A Malaita clergyman

Father Harry Gereniu at the Pacific Theological College in Suva. Picture: SOPHIE RALULU

OUTSPOKEN and cultured, Father Harry Gereniu is someone you can easily relate to. He is a clergyman from Malaita Province in the Solomon Islands and is a member of the Anglican Church of Melanesia who is studying at the Pacific Theological College in Suva.

Theology has sharpened Fr. Harry’s perspective and mind to understanding people’s faith and he has even built a stronger relationship with God through his journey.

“I was involved with the ministry for 11 years before becoming a priest in 2008. I had the passion to preach when I was young and so it was something I strongly believed in,” he said.

After becoming a priest in 2008 Fr. Harry became a chaplain at a Technical and Vocational Education and Training (TVET) school which was opened by the Anglican Church in his island home.

“After serving as a chaplain I went to further pursue my studies and returned to the school to be its principal for three years. “After serving as a principal at the TVET school I then decided to come to the Pacific Theological College.”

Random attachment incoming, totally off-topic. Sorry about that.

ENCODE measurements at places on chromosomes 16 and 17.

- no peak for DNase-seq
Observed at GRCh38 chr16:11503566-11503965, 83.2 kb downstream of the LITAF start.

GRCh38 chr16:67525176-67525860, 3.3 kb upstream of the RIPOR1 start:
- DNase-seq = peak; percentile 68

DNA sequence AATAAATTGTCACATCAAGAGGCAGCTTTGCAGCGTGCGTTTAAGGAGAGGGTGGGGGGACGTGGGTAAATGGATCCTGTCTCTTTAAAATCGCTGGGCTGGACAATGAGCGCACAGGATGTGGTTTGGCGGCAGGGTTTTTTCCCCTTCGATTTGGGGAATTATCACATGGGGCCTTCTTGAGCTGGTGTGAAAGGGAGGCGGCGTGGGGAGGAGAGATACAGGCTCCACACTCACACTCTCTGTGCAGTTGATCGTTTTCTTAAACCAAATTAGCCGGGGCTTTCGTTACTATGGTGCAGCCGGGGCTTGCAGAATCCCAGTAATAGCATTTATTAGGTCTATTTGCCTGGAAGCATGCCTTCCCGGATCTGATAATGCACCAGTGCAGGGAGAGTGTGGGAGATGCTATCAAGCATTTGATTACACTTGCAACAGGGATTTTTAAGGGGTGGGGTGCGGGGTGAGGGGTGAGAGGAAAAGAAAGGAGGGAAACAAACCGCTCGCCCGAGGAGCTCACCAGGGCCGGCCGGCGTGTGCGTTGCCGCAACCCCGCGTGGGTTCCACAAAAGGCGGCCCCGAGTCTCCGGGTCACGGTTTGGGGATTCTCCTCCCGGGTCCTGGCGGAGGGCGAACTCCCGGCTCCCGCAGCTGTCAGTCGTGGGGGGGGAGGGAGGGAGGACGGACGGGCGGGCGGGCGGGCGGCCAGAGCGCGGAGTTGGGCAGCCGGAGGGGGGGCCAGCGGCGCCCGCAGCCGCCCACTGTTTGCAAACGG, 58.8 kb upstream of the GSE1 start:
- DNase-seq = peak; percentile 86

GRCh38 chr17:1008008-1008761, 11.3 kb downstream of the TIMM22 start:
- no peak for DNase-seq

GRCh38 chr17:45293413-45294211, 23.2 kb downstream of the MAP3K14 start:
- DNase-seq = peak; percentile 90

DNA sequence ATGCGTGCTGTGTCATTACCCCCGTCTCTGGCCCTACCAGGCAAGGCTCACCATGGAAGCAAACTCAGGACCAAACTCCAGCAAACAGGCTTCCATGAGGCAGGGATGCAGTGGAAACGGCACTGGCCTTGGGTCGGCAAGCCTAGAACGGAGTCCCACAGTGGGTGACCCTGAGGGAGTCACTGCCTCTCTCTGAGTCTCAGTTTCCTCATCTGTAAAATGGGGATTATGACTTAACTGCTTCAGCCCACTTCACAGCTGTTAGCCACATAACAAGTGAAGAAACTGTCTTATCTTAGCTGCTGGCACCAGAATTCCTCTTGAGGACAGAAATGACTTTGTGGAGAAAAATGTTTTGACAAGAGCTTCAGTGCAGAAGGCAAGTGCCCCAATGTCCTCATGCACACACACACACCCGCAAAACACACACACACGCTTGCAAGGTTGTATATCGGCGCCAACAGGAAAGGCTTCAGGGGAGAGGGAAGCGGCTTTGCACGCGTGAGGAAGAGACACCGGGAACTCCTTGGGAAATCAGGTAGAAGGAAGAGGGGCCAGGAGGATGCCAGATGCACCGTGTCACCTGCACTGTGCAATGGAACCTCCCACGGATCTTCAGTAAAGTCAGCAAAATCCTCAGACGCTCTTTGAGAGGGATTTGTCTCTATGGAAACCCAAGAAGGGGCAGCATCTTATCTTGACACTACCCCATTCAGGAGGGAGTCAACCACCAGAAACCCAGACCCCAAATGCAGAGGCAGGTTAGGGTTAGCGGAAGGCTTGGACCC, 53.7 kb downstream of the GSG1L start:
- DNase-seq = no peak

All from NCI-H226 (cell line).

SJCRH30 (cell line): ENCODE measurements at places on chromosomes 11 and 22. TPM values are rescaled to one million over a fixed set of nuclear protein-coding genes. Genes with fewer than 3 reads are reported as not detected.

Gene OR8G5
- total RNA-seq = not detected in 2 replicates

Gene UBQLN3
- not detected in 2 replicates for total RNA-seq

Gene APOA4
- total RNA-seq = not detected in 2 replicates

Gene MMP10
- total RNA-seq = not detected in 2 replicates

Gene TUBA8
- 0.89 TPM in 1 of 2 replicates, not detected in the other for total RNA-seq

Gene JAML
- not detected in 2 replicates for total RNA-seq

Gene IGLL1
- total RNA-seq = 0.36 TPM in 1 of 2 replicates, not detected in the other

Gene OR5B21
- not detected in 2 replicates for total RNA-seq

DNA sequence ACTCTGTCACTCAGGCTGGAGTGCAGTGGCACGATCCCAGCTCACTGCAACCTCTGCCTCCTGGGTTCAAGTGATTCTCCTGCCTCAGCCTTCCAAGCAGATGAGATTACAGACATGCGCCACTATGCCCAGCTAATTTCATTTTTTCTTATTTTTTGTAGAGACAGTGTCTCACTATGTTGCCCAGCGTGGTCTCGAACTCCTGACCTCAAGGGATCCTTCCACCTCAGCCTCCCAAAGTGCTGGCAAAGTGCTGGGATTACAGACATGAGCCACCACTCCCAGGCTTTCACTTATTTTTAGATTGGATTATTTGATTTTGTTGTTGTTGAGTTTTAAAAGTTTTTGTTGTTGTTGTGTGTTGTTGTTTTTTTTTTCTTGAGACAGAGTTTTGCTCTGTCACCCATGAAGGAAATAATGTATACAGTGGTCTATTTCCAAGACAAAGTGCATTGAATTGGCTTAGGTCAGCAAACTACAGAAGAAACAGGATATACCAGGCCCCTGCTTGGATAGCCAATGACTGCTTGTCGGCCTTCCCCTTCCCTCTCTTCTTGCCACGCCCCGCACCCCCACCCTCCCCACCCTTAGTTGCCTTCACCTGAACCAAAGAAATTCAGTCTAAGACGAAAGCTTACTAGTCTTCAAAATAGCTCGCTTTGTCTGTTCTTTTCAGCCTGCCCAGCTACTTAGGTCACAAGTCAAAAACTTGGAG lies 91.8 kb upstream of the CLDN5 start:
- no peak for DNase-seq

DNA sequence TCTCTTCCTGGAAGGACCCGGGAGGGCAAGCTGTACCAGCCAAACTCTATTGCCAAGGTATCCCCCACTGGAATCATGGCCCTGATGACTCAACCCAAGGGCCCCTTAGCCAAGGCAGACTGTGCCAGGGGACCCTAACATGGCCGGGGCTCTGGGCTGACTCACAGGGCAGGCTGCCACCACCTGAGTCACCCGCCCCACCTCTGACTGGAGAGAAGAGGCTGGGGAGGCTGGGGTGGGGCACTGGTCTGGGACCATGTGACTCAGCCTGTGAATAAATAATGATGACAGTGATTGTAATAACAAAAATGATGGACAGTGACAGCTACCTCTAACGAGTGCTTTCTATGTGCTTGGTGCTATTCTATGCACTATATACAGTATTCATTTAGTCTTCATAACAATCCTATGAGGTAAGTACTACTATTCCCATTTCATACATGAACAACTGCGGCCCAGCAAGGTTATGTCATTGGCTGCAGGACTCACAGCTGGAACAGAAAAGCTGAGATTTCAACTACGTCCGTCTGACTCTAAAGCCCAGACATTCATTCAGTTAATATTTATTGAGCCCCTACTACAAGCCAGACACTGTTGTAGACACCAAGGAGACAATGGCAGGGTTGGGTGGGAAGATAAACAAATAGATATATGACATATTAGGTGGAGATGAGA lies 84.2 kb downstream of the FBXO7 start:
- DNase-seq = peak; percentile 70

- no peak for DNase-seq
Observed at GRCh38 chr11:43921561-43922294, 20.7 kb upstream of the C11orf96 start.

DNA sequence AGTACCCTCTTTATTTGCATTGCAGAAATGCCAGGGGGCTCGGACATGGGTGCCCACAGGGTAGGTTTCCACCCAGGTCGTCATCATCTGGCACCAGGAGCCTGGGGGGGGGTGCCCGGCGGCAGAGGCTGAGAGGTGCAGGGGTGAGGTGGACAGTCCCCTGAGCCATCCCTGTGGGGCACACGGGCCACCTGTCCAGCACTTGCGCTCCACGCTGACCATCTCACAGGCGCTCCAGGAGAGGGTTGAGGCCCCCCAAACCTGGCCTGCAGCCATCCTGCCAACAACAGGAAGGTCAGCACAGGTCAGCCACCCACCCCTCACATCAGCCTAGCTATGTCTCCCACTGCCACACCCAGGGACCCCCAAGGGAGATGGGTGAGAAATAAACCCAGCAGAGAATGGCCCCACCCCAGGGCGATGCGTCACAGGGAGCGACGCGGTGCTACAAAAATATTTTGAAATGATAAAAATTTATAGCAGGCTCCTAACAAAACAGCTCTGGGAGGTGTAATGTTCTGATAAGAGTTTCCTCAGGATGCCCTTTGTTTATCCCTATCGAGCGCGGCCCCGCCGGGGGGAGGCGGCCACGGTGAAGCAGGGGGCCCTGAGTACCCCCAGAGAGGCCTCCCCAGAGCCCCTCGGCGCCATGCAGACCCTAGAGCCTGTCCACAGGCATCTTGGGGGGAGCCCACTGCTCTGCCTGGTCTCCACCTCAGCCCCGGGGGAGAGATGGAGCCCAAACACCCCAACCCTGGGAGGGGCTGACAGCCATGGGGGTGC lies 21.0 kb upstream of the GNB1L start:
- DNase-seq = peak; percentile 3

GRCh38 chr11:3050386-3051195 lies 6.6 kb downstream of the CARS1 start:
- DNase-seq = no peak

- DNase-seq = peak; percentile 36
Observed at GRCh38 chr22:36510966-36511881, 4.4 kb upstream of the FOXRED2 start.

He said as a teenager he was offered a scholarship to attend the University of Technology in Papua New Guinea.

“I decided against going to PNG and I went to do lay ministry instead, which most of my relatives disagreed with then,” he said.

“It was when doing lay ministry work that I realised I needed more knowledge, so I can better equip myself in order to be more effective and to better understand issues that affect the church and people.”

He was born and raised in an Anglican family background.

“My grandfather was a priest and so was my uncle and then my cousin who recently joined priesthood,” he said.

“It might seem like a family thing, but honestly for me it was just my personal interest as a young man. “Starting at the Pacific Theological College Extension Education (PTCEE) I have managed to see things in a more communal setting instead of being just to focus on the Anglican church traditions alone. “This has been a very interesting experience for me. This has broadened my mind in understanding other Christian brothers and sisters who practise different Christian traditions.”

Last year, Fr. Harry was strongly involved with the Melanesian Ethnic Group where members helped raise funds during a bazaar in Fiji.

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